El Yenta Boy thinks he’s pretty hot stuff ’cause he’s had the Ma Nishtana down since he was three, so I thought I’d up the challenge and make him learn it in sign language this year. Just kidding. (Hat tip: Bangitout.) But I have a question for those parents of multiple kids out there: When is time to pass the baton to the next youngest child? Little Yenta Girl isn’t ready to take over yet, but I foresee heartbreak next year when I tell my son he’s being passed over for a younger chanter. He has such a Jewish neshama (soul), though; he’ll probably be leading the seder by the time he’s nine.
Like many of you this week, I’m up to my ears in chametz and shmutz (crumbs and dirt), though I’ll never live up to Chabad’s Chametz Wizard. Add in switching over the winter wardrobe for the summer clothes and simultaneously packing for a family visit to Arizona in a few days, as well as preparing to move out of the in-laws’ beach house to a home of our own next month, you’ve got one frazzled Yenta here. Looking forward to taking next week off you know you’ve left the last vestige of your punk rock lifestyle behind when visiting your parents sounds like the epitome of rest and relaxation.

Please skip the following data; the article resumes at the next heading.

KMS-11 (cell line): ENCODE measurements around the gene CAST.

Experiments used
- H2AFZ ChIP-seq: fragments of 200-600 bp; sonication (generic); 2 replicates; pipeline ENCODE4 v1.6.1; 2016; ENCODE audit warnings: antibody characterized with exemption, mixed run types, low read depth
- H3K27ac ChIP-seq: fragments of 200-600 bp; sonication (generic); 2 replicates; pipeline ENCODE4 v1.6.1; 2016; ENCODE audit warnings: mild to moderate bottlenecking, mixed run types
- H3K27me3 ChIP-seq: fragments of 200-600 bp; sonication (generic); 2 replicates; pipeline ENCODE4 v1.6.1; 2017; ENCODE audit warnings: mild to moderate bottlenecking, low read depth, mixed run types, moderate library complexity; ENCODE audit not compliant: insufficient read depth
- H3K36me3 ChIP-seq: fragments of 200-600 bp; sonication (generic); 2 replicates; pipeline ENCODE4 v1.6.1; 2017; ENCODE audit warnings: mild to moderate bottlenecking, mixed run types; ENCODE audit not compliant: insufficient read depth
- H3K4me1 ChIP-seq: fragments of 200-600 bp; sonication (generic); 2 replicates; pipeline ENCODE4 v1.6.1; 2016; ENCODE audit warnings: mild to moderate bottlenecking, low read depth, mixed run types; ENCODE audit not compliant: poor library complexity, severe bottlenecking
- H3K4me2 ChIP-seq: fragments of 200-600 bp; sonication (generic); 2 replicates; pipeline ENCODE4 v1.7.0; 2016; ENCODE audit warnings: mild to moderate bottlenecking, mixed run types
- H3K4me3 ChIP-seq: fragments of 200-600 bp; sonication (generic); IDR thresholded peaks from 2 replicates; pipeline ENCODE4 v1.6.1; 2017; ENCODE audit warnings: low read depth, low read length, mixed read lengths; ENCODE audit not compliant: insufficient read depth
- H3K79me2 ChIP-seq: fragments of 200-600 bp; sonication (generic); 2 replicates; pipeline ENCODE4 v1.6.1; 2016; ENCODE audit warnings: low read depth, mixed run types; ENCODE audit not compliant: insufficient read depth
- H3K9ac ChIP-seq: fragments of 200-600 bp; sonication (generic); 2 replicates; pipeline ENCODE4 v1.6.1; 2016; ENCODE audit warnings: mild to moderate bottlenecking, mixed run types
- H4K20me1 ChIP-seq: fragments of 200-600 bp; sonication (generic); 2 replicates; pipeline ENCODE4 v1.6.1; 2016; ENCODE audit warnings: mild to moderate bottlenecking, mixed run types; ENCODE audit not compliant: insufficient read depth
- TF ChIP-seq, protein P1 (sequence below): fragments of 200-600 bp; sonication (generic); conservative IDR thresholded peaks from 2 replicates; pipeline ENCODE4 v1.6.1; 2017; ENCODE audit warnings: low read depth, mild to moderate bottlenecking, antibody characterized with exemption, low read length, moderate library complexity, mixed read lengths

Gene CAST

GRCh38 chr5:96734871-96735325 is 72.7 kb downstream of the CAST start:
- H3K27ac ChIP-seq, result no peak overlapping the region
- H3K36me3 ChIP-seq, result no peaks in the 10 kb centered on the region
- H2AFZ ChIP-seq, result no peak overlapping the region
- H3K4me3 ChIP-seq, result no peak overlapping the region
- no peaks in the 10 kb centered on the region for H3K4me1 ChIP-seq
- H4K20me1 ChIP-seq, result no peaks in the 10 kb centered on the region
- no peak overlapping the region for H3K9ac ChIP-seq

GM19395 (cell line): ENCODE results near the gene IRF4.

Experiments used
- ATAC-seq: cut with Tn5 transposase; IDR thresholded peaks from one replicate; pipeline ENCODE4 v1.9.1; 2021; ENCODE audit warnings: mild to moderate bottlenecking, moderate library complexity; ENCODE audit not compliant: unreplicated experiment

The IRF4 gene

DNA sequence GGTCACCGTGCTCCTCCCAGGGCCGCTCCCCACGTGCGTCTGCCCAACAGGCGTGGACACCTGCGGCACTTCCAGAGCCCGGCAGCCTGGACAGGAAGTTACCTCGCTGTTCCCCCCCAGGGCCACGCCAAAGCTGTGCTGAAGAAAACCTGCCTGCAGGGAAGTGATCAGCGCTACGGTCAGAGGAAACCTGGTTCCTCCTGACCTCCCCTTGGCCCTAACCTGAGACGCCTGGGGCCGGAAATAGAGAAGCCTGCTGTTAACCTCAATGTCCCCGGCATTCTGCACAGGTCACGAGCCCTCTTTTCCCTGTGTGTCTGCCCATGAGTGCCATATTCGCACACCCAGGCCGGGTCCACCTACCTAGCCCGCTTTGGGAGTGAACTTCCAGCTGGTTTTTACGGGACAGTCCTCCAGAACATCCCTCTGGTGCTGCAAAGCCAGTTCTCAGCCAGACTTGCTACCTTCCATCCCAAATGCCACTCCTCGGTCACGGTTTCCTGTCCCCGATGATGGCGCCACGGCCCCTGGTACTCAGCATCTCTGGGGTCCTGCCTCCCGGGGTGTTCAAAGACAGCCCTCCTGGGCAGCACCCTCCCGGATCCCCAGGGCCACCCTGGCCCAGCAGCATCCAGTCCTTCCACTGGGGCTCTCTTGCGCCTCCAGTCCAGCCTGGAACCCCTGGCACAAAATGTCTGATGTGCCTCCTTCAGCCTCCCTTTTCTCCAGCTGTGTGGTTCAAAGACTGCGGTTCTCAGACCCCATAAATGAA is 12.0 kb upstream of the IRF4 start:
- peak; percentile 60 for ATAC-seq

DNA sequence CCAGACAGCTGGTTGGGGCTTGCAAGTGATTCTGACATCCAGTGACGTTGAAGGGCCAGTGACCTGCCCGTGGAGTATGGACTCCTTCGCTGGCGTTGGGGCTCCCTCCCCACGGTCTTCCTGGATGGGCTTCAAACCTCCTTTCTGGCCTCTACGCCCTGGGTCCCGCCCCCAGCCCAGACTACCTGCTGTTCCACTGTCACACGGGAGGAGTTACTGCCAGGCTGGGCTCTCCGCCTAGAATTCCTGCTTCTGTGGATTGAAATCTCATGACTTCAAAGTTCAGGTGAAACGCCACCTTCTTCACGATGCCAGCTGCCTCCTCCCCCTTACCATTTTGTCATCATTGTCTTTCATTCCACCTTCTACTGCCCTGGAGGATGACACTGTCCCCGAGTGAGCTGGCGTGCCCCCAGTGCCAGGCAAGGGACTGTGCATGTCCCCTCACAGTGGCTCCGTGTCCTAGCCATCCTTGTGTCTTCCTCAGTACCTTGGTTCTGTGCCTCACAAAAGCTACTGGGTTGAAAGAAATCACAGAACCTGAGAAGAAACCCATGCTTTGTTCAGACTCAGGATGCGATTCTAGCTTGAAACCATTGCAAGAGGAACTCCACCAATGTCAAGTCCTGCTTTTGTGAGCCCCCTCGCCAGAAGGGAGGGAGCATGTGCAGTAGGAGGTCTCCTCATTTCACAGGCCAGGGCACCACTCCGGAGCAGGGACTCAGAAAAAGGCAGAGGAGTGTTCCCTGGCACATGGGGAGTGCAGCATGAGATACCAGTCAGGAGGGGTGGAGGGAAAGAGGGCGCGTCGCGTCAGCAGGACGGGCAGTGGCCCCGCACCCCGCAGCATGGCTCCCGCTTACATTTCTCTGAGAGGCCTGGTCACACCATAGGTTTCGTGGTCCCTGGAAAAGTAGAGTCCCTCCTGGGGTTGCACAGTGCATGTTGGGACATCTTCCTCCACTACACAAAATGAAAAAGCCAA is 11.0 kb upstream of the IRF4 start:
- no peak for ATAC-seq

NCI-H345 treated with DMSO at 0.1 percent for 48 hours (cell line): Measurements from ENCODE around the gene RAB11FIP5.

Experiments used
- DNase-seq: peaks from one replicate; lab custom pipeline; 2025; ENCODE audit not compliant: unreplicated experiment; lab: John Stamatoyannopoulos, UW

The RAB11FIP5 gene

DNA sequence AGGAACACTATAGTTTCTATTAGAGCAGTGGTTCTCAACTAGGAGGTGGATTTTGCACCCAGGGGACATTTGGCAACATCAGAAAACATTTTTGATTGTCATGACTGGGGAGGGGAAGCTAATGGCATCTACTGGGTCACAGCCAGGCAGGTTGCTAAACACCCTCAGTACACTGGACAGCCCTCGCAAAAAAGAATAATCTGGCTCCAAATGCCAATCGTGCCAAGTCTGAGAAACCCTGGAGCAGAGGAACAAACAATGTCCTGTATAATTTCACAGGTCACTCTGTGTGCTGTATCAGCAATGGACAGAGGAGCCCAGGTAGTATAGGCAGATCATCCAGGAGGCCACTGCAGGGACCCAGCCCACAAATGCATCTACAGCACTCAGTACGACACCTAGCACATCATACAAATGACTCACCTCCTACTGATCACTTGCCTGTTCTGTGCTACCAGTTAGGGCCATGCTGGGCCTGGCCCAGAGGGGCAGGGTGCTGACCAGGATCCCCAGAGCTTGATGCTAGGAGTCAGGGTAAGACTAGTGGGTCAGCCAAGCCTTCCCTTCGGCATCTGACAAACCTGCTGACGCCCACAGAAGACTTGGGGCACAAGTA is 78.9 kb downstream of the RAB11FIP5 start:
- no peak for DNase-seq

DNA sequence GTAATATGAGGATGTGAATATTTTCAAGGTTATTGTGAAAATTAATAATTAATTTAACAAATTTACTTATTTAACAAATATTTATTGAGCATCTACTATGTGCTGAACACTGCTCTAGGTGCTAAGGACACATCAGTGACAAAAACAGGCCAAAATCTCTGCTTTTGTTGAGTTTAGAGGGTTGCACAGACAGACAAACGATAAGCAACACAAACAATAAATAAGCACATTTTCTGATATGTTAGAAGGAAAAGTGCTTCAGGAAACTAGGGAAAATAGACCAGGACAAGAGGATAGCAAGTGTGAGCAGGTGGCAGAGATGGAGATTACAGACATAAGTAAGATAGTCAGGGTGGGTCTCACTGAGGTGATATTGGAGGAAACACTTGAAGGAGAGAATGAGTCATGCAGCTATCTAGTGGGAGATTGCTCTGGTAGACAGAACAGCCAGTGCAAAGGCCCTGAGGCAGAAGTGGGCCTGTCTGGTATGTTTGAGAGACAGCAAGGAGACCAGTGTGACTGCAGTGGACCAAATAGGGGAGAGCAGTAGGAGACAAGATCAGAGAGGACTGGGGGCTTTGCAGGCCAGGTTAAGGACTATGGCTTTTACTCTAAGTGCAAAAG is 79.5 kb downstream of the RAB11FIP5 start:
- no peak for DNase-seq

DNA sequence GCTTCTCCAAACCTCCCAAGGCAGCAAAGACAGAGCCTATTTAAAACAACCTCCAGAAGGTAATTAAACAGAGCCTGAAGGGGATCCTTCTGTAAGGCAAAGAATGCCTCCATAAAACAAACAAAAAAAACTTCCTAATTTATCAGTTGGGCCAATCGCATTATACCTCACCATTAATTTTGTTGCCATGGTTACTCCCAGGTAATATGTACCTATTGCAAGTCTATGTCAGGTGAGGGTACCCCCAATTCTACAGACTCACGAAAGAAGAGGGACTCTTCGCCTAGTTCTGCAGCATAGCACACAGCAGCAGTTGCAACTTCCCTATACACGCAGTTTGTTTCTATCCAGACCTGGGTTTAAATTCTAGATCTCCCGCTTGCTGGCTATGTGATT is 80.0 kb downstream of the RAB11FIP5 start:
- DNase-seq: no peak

Which brings me to what could be perhaps the fifth question: If we’re not actually going to be inhabiting our (not) home during Passover, can I leave this bag of pita in the freezer and just give my born-again neighbor a dollar?
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